In Paris, Annie Leibovitz Is Inducted Into the Prestigious Académie des Beaux-Arts

Edouard Brane

With a ceremony in Paris’s Dome of the Palais de l’Institut de France worthy of the grand achievement, this afternoon, Annie Leibovitz was inducted into the prestigious Académie des Beaux-Arts—a storied and discerning organization created in 1816 and dedicated to the arts.

She joins as a foreign associate member of the Academy of Fine Arts, and for the occasion, Leibovitz wore a custom suit by Nicolas Ghesquière, Louis Vuitton’s artistic director of the women’s collections. For her look, Ghesquière referenced men’s courtly attire of the ancien régime with a black frock coat with gold embroidery. Following her induction, Leibovitz would accessorize the suit with the Académie’s ceremonial sword, a symbol of membership. Per the Académie, “Far from being a harbinger of future battles, it is a sign of existence, and therefore of respect.”

There to present Leibovitz with the award was Anna Wintour, who opened her remarks by sharing the esteem she has for the Académie, and referencing Leibovitz’s new accolade. “For a British or American person, the only thing more daunting than a French fashion show is a French academy—and by a similar principle, the only thing more intimidating than Annie Leibovitz is Annie Leibovitz brandishing a sword.”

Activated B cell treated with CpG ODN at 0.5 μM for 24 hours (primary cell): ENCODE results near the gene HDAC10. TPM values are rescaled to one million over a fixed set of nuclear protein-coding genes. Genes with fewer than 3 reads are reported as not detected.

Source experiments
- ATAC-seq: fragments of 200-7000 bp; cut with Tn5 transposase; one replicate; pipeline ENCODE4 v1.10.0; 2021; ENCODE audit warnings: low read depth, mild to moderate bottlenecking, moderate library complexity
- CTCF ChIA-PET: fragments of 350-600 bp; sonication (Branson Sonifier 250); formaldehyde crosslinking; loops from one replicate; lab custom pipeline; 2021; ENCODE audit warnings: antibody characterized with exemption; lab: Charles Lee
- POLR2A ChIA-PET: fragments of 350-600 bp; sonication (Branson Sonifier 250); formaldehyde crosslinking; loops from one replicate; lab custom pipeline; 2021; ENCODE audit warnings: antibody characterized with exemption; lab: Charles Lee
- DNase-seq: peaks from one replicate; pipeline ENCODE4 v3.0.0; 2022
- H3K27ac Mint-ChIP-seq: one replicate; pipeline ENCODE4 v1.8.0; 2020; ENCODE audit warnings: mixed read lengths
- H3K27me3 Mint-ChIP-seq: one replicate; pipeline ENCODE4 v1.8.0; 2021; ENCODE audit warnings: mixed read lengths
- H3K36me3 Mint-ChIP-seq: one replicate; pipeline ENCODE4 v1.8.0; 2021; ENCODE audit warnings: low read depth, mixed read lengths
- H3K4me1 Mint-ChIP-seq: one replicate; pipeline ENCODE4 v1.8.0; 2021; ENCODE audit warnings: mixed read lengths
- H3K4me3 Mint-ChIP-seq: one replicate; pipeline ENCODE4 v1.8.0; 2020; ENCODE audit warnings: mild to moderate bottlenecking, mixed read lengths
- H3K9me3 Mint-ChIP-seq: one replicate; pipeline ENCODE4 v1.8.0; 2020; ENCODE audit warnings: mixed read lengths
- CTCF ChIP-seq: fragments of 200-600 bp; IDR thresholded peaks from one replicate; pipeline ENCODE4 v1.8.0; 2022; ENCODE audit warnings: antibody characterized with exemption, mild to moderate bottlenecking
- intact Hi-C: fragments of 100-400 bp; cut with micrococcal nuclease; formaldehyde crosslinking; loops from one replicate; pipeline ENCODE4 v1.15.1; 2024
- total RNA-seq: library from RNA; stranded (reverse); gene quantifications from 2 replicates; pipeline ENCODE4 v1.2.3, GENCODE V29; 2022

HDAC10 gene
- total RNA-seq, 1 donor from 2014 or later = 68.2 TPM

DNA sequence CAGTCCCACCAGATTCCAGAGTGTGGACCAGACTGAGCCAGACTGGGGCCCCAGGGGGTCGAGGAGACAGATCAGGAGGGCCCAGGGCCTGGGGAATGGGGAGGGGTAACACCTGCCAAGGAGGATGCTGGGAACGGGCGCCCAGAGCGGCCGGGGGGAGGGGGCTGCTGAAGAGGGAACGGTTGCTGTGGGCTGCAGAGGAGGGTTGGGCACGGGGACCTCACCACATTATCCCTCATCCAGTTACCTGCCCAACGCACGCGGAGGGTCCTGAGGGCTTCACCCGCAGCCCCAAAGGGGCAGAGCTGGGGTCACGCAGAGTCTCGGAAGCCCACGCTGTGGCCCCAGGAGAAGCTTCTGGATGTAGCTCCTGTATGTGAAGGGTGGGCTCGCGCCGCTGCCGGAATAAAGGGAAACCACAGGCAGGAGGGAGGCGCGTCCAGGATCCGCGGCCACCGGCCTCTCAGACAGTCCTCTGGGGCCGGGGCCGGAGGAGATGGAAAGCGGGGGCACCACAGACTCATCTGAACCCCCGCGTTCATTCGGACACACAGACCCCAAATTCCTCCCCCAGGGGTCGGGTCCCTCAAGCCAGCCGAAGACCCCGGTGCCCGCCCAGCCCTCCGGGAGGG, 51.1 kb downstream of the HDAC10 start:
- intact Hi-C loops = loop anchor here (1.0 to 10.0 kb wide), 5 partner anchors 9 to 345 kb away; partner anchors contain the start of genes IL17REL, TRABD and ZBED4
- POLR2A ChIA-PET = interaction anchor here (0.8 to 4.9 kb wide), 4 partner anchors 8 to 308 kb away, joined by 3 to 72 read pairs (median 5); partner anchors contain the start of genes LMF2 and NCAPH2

Wintour went on to sing the praises of her longtime friend and collaborator. “Who has escaped her lens? Not our president, or yours. Not the late Queen of England or the present King of Spain. Musicians, movie stars, fashion designers, writers, artists, athletes, politicians of all stripes.”

“It is obviously one of the great honors of my life…and what makes this especially meaningful is that photography is represented in the Académie alongside paintings, sculpture, printmaking, cinema, dance, music, and architecture,” Leibovitz told the room, explaining that she takes the seat in the Académie formerly held by the architect I.M. Pei.

The event featured a performance from Patti Smith, who sang “Peaceable Kingdom,” and a display of some of Leibovitz’s greatest imagery, which reminded all in attendance of the force of her artistry.

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